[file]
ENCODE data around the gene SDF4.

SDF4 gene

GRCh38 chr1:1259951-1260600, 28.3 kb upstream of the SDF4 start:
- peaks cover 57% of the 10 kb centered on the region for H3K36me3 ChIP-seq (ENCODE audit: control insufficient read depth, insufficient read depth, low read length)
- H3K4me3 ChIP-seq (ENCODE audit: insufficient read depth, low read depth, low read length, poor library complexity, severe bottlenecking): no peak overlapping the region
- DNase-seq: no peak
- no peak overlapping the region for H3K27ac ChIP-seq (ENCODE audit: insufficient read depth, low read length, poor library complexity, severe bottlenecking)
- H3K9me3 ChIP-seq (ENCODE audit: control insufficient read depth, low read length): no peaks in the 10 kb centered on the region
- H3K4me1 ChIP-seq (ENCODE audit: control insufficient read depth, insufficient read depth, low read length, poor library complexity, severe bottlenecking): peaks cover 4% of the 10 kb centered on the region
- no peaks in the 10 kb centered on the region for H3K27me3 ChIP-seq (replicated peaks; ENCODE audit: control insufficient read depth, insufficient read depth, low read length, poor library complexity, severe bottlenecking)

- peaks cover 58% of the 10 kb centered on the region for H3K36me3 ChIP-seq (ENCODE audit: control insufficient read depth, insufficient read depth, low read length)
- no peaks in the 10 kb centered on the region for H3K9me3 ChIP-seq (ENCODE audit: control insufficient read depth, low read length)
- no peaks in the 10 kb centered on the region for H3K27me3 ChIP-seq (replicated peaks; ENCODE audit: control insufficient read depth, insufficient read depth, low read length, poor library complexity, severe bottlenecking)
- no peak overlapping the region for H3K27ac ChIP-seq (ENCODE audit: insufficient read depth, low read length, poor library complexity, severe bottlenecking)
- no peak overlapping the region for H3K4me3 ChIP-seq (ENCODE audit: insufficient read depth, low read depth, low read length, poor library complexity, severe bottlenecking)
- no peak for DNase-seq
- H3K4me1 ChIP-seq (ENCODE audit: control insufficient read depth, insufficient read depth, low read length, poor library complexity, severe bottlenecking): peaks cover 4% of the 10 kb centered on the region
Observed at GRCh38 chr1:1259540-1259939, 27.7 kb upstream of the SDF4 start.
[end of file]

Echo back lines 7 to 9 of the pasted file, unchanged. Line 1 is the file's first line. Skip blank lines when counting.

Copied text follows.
- no peak overlapping the region for H3K27ac ChIP-seq (ENCODE audit: insufficient read depth, low read length, poor library complexity, severe bottlenecking)
- H3K9me3 ChIP-seq (ENCODE audit: control insufficient read depth, low read length): no peaks in the 10 kb centered on the region
- H3K4me1 ChIP-seq (ENCODE audit: control insufficient read depth, insufficient read depth, low read length, poor library complexity, severe bottlenecking): peaks cover 4% of the 10 kb centered on the region